While many found themselves in a stunned state of disbelief after the Newtown shootings, a small group has made disbelief their permanent stance on the incident. "Sandy Hook truthers" claim the government staged the event to increase support for gun control. A 30-minute "truther" video has been seen more than 10 millions times on YouTube. The conspiracy theorists say that grieving family members are actually "crisis actors" and ruthlessly scrutinize their media appearances, claiming they aren't convincingly sad. They also say they have identified "victims" alive and well in post-Dec. 14 photos, though in two cases they mistook a sibling for the deceased. As for qualifications, Jay Johnson, who runs SandyHookHoax.com, said "I am the only person in the world to solve LOST" (the TV show). A Newtown resident who sheltered a group of fleeing children at his home told the Danbury News-Times he's received an onslaught of ominous calls and e-mails from truthers, as has a Norwalk man who had parked in a fire lane that morning, sweeping his name into police radio traffic.
A cross-dressing priest who once lead St. Augustine Parish in Bridgeport was arrested for his alleged role in a meth operation, reports the Connecticut Post. The downfall of Msgr. Kevin Wallin started when church officials allegedly discovered the then-pastor was dressing in drag and cavorting with other transvestites in the rectory (no jokes please). They also reportedly found sex toys in his quarters. Wallin took a leave and apparently began dealing methamphetamine from two apartments in Waterbury. Police claim an undercover officer arranged to have Wallin deliver $9,000 worth of meth each week and that the 61-year-year priest was using the drug (obviously). Want one more salacious detail? Wallin purchased Land of Oz, a sex shop in North Haven, allegedly for the purposes of laundering money.
"With the crazy shooter in Newtown who shot up the school, the court is going to have to start paying attention to me," Mark Heinonen of New Milford reportedly told a courthouse librarian. Heinonen, who has been representing himself in a string of civil and criminal cases, also allegedly called a Hartford TV station and suggested it send a camera crew to court to "keep me in line," adding, "You would think after Sandy Hook that mental health patients would get more attention." Heinonen, 55, reportedly explained to police he was not plotting murder; he just thought there should be more attention paid to his cases because of some connection to Sandy Hook-related issues, reports the Danbury News-Times. He was charged with first-degree threatening and held on bond.
Two 50-something women allegedly donned masks and egged a car belonging to one's longtime antagonist in Newington last Halloween. The Hartford Courant reports that the alleged victim and Marjorie Digirolamo were once neighbors but a feud between them grew so intense that Digirolamo moved away. Police say that on Oct. 31, she returned with Patricia Gendron, and they pelted the woman's Acura with eggs. A police officer reportedly caught Gendron leaving the scene. She allegedly said she was "only having fun" and the woman did not press charges. But months later, she discovered Gendron was friends with Digirolamo and decided to have them both hauled downtown on criminal mischief and other charges.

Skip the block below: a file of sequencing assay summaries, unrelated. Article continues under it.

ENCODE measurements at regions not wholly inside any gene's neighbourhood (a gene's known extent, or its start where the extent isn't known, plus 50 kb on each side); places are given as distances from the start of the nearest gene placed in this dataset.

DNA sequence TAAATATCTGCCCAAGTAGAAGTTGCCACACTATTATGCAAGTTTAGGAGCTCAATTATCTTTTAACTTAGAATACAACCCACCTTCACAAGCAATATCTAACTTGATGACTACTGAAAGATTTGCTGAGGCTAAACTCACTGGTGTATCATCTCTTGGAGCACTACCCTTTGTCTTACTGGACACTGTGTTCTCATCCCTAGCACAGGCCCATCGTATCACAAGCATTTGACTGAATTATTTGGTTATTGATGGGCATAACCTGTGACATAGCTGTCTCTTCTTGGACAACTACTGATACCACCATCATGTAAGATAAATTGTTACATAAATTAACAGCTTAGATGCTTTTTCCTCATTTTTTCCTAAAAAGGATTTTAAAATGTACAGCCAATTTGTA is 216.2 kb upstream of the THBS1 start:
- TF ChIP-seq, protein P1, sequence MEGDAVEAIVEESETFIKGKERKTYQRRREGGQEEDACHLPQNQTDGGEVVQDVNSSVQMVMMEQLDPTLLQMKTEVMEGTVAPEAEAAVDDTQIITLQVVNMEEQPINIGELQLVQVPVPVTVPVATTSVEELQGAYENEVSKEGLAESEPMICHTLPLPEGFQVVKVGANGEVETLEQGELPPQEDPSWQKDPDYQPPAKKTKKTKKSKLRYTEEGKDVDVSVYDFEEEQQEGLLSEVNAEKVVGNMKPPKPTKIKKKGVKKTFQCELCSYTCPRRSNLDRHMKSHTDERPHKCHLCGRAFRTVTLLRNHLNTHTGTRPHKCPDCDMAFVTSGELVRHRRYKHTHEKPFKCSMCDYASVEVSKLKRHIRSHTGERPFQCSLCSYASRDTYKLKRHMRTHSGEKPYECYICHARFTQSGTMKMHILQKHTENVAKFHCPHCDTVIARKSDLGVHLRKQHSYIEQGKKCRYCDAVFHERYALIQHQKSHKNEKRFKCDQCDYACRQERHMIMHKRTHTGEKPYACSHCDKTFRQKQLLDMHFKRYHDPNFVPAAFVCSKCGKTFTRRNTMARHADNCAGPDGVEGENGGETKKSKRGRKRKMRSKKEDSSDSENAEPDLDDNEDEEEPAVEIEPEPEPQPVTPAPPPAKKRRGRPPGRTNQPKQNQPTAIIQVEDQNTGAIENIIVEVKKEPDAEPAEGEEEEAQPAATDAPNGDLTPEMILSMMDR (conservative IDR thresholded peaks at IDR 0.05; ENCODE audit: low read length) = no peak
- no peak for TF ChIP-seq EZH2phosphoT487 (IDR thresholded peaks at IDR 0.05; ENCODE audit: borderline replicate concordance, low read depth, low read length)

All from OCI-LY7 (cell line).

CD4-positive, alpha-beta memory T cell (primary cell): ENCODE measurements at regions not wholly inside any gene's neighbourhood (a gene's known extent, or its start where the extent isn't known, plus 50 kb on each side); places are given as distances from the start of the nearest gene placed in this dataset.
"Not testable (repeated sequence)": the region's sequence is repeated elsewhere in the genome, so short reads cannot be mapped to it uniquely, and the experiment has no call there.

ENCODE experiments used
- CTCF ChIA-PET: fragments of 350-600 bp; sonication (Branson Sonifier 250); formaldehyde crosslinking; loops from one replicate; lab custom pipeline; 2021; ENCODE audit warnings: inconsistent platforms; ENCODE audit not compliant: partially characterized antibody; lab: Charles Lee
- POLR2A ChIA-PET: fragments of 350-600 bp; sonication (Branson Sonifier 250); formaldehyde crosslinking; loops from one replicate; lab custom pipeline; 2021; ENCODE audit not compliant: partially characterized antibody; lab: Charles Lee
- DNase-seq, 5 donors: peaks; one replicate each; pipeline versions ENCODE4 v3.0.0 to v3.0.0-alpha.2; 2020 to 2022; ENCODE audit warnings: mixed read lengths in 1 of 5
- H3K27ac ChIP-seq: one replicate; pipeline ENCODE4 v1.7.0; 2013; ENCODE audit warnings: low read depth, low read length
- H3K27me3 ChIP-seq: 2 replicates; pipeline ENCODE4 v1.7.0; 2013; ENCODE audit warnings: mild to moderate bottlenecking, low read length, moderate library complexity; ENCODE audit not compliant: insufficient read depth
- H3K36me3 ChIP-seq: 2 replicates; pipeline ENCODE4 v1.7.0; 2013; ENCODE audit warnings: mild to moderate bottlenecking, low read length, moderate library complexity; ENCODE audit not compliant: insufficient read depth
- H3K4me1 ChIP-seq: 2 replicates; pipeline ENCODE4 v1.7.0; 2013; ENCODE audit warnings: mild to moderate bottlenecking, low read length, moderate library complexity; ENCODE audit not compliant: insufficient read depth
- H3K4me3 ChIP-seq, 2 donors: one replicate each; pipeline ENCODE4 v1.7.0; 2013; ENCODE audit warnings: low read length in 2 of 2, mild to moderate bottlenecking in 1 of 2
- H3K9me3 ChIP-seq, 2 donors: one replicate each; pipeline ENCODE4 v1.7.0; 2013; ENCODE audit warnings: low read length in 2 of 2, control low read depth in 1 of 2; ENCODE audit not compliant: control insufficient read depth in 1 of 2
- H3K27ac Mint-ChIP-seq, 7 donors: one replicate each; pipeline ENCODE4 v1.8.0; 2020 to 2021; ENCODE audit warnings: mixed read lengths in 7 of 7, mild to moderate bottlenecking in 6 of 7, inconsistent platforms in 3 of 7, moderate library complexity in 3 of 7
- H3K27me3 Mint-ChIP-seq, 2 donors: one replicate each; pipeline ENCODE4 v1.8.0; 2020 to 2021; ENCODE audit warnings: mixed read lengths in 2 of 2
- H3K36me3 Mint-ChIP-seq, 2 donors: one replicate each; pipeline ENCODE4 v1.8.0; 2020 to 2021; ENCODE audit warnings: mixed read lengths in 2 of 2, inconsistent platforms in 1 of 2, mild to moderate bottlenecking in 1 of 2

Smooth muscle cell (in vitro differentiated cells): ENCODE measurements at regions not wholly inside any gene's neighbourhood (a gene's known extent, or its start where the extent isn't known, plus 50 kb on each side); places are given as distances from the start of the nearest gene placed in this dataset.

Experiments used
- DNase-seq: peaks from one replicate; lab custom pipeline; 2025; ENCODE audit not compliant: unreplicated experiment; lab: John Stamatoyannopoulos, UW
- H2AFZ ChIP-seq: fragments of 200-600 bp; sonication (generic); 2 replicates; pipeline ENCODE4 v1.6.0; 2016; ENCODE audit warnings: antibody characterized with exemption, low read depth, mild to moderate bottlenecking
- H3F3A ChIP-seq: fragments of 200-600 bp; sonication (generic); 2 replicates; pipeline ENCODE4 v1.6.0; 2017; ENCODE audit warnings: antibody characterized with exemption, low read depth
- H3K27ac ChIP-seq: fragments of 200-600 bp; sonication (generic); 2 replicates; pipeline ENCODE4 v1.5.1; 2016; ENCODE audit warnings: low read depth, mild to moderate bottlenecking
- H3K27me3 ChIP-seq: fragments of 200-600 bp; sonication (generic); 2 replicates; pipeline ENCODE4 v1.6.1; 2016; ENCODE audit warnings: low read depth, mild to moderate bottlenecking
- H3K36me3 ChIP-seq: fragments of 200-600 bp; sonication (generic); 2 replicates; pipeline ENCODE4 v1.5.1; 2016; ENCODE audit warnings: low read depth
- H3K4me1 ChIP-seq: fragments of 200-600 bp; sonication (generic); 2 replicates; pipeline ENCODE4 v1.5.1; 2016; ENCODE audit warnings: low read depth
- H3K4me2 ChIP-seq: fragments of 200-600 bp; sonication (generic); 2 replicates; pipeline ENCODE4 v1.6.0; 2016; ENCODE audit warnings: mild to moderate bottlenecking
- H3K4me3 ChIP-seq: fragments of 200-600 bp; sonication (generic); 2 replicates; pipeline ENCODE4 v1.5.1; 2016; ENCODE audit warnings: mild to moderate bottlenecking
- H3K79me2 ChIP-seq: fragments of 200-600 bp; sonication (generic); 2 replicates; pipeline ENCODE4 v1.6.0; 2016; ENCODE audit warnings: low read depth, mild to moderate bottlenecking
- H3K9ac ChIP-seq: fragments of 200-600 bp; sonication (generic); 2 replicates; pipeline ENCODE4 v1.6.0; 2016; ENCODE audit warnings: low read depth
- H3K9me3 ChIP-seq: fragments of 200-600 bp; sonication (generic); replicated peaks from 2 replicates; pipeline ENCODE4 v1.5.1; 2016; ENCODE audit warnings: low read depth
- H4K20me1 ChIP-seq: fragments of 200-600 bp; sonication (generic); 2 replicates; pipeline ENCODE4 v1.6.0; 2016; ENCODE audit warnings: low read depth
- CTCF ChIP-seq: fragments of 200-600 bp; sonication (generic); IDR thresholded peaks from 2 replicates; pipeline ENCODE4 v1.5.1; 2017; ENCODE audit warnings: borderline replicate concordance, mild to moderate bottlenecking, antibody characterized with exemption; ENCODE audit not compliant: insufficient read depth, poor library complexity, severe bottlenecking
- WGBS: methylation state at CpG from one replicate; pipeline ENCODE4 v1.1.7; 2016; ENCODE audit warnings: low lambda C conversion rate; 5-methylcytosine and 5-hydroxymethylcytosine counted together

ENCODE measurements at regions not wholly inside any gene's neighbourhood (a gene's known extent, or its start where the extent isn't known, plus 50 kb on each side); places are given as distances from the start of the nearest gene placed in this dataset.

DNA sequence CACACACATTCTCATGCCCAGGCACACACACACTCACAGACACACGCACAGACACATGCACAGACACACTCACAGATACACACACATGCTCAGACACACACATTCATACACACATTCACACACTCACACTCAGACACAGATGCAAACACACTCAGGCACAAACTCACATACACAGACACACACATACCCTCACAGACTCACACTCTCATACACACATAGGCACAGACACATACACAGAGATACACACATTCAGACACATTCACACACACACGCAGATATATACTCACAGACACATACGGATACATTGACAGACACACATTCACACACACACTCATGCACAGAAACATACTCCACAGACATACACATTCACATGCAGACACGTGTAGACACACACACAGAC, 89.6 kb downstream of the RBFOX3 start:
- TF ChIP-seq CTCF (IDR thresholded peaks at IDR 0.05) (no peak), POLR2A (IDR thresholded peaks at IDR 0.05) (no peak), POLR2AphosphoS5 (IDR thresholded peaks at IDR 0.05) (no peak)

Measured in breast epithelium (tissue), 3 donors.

Late one night, a thief pried open the door of a Danbury shoe store and made off with $7,100 — $7,000 of it in quarters. Alvaro Moniz, owner of Alvaro's Orthopedic Footwear and Shoe Service, told the Danbury News-Times that he collects 1976 quarters, minted with an image of a drummer boy to mark America's bicentennial. Moniz finds them while shifting through the haul of change from another of his businesses, a laundromat. He filled two five-gallon jugs with the quarters and kept them in the backroom of the shoe store. The jugs and $100 from the register were the only money available to the thief.
Richard Burgess, president of the pro-gun group Connecticut Carry, showed he totally understands gun laws when he called police on state Sen. Ed Meyer after Meyer — for educational purposes — showed a BB gun designed to look like an assault rifle at a forum on gun control at the First Congregational Church in Guilford. While Burgess was correct that it is illegal in Connecticut to tote such an item in public, police told the Guilford Patch website that because the demonstration was on private property and the audience knew the gun was a facsimile, no laws were broken.
Ever since Sandy Hook students resumed classes at the Chalk Hill School in Monroe (temporarily renamed Sandy Hook Elementary School), media professionals have tried to get close to the school. Police told the Monroe Patch website that they have scurried away news crews from as far as Belgium, the U.K., and Turkey. In one instance, a French reporter "created a diversion" while her photographer took pictures of the school.
A hilarious Branford teenager was arrested after he allegedly shouted (as a joke), "He has a gun!" at the Westfield Connecticut Post Mall in Milford, reports the New Haven Register. Police slapped a charge of second-degree breach of peace on the little fuckface.
Drunk driver Jack Jablonski collided with eight different objects on a trek through Plainville, police told the Hartford Courant. Jablonski, 48, reportedly hit two utility poles, two mailboxes, two speed-limit signs and two parked cars before coming to a stop.
A New Britain girl suffered minor injuries after she walked into the side of a school bus while talking into her cell phone, reports the Courant. Police added that there is no indication the bus driver did anything wrong.
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